A moment of silence in a large group of people is very powerful. A day of no blogging is a day when I wonder why my browser isn’t refreshing.

    No, I won’t be playing.

  7. I don’t support a blog day of silence. I would support a blog day of prayer, where readers of blogs could post their short prayers for the families and friends of the deceased.

    Tammy Swofford

  8. John Burgess says:

    No, it’s just another emotion over reason sort of thing to do.

    The students, while predominantly white Americans, also included blacks, Asians, Muslims, and Buddhists, so the Euro-commenter is wrong on the facts.

    But I think it wrong on principle to demand that the world share one’s pain on all occasions. Let those who are truly grieving grieve. Don’t try to ‘guilt’ the rest of humanity into false manifestations.

  9. David Nick says:

    I think Tammy is onto something. I believe it would be more appropriate to post prayers than it would be to have a silent blogosphere.

    The European commenter makes an interesting judgment but one based in stereotype and euro-hype. Most of these kids aren’t rich, and not all of them were/are white.

    That being said however, this focus on a large activist approach to memorializing one group over another is systemic of larger problems.

    When 9/11 happened and 3000 families got the slice of a Red Cross pie no one in OKC received dime one. That’s not to say national tragedy should be a defacto money grab, but you can’t say one group suffered more than another and then compensate them only for their losses.

    Exercising an ethical thought one would say they all suffered equally and logic tells me that we need to focus on and solve the causes of these horrid acts of bloodshed.

    JMHO.

  10. Jim Wrenn says:

    Using the Va. Tech massacre to promote “a day” (April 30) to “symbol[ize] … support for all the victims of our world” is so meaningless that it trivializes itself as well as the massacre. To focus on “all victims [in the] world” is to focus on no victim. I agree that “link bait” may be a more likely motivation. How about a site to protest “all injustices”? “All wrongs”? “All tragedies”? How about a site honoring “All traffic generated by exploitation of a tragedy”?

  11. Perhaps if politicians would refrain from mentioning the Virginia Tech massacre for a couple of days, especially in comparison with their other hobby horses, they could set a good example.

  12. Bes says:

    Aaron, thanks for summarizing the different links around the internet. I wanted to let you know that the correct spelling is Vivien, not Vivian, btw. 🙂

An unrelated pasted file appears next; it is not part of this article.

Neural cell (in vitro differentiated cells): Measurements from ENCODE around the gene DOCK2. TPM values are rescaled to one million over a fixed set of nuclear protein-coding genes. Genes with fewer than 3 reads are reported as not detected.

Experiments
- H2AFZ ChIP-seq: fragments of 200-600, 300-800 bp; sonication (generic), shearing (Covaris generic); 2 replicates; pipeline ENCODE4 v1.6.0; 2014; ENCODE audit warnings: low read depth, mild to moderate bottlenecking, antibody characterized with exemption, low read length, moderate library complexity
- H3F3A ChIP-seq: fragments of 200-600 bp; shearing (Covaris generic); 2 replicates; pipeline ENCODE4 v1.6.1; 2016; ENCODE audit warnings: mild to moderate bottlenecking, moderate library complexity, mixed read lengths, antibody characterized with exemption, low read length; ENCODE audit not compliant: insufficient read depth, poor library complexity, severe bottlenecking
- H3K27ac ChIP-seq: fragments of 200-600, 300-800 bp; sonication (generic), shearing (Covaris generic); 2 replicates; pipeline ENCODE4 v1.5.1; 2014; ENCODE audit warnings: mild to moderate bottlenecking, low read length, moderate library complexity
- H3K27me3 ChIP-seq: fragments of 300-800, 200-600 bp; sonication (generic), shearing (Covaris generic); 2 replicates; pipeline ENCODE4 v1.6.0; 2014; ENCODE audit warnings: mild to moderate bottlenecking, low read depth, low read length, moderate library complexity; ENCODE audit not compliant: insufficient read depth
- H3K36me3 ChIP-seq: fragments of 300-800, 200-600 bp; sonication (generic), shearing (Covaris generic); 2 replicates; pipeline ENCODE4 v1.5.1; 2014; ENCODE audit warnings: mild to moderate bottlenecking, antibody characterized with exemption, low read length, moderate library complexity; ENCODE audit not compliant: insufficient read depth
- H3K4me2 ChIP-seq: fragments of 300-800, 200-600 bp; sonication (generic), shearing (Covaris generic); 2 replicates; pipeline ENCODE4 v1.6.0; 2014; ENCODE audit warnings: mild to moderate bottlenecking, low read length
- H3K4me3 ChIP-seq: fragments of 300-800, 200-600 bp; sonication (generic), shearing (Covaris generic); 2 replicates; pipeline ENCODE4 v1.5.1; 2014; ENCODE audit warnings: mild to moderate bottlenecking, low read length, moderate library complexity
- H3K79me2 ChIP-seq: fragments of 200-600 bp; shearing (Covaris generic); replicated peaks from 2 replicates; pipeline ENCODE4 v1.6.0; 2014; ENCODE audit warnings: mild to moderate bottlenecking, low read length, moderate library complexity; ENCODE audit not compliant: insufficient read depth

Also, when you said “It’s not all negative though”, did you mean everyone’s post, including mine, Lorelle’s and Vivien’s to be negative, or just the private blogger from Europe that you mentioned? I just wanted to make sure, since none of our posts were intended to be negative, but were instead aimed to promote certain ideas that talked either about the benefits of silence days or benefits of doing something other than being silent.

    I personally will not participate, as you may already know, since I simply do not find any logic in being silent. I am not sure how being silent pays a tribute to the people who died. Are we willing to apply the same principle to 9/11 victims, by holding just a single day of “Silence” and then moving on? Why not apply the same principle that we apply to historical national heroes or 9/11 victims, to every innocent person that dies?

    Sure, many people die and it is going to be hard to keep up, but if we want to remember a certain death, let us make sure we remember it in a useful way. Let us know focus on death only when we get hyper because of the news. Otherwise, people who start trends on a whim because of the news are least likely to be dependable or people who do something useful, as they might see something else on the news later on and them simply move on to other things that make them hyper or emotional for various reasons.

    Thanks again for linking to different views Aaron. We need more posts like these where a person can read different views and make up their own mind.

  13. As it turned out, I ended up siding with most of you in my piece today. Thanks again for listening to me ramblings. 😉